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Association between surgery and rate of incident dementia in older adults: a population-based retrospective cohort study


Background — The risk of incident dementia after surgery in older adults is unclear. The study objective was to examine the rate of incident dementia among older adults after elective surgery compared with a matched nonsurgical control group.

Methods — We conducted a population-based, propensity-matched retrospective cohort study using data from linked administrative databases in Ontario, Canada. All community-dwelling individuals aged 66 years and older who underwent one of five major elective surgeries between April 1, 2007 and March 31, 2011 were included. Each surgical patient was matched 1:1 on surgical specialty of the surgeon at consultation, age, sex, fiscal year of entry, and propensity score with a patient who attended an outpatient visit with a surgeon of the same surgical specialty but did not undergo surgery. Patients were followed for up to 5 years after cohort entry for the occurrence of a new dementia diagnosis, defined from administrative data. Cause-specific hazard models were used to estimate the hazard ratio (HR) and 95% confidence interval (CI) for the association between surgery and the hazard of incident dementia. Subgroup and sensitivity analyses were performed.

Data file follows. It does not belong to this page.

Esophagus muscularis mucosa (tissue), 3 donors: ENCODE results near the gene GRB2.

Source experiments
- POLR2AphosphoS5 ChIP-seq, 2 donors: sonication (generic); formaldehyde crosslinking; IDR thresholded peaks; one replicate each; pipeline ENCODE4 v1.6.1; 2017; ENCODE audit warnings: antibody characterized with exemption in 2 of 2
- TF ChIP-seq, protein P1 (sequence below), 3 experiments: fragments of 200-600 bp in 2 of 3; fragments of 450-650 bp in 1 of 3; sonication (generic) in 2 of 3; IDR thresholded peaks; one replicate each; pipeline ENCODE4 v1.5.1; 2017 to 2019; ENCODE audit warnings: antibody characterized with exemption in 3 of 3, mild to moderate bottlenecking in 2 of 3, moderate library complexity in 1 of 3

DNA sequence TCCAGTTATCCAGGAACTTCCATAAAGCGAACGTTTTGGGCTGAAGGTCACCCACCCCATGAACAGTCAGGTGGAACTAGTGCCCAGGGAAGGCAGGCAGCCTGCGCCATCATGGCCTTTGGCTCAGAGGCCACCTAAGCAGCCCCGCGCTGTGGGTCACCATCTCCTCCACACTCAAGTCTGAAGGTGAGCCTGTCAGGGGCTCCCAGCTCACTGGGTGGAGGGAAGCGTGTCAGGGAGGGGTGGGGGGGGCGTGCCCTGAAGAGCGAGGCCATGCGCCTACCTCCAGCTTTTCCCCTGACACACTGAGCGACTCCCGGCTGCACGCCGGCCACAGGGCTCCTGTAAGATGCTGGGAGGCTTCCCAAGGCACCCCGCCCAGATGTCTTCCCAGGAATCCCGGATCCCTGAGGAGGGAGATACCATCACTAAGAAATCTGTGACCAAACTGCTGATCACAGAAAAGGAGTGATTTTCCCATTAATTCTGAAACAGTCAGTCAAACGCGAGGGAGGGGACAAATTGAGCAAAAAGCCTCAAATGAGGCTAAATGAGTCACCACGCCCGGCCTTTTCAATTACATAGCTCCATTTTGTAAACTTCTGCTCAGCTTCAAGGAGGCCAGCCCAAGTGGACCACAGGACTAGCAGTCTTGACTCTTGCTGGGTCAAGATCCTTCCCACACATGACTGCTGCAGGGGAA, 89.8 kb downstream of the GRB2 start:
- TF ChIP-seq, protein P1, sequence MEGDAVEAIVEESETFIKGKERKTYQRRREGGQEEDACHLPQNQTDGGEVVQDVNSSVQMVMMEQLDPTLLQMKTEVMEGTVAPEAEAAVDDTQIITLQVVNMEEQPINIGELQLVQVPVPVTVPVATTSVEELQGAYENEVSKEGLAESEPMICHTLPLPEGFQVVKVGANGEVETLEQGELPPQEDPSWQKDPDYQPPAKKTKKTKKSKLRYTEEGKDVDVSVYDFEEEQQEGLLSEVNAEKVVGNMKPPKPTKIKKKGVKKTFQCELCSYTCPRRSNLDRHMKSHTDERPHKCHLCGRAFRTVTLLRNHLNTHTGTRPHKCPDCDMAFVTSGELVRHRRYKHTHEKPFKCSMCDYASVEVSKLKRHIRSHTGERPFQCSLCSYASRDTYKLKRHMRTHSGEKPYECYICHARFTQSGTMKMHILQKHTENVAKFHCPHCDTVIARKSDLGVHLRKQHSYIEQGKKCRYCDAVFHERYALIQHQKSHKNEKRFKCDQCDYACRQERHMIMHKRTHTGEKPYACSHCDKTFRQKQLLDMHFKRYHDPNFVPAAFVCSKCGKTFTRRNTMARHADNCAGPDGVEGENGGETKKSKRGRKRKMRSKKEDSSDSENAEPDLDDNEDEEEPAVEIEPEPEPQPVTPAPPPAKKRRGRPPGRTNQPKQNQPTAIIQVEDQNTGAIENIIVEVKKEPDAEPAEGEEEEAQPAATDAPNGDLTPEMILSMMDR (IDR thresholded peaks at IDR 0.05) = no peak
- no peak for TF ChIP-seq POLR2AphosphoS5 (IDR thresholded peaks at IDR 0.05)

Results — A total of 27,878 individuals (13,939 matched pairs) were included in the analysis. A total of 640 (4.6%) individuals in the surgical group and 965 (6.9%) individuals in the control group developed dementia over the 5-year follow-up period. Individuals who underwent surgery had a reduced rate of incident dementia compared with their matched nonsurgical controls (HR 0.88; 95% CI 0.80–0.97; p = 0.01). This association was persistent in most subgroups and after sensitivity analyses.

Conclusions — Elective surgery did not increase the rate of incident dementia when compared with matched nonsurgical controls. This could be an important consideration for patients and surgeons when elective surgery is considered.



Reich KM, Gill SS, Eckenhoff R, Berger M, Austin PC, Rochon PA, Nguyen P, Goodarzi Z, Seitz DP. J Am Geriatr Soc. 2024; Jan 2 [Epub ahead of print].

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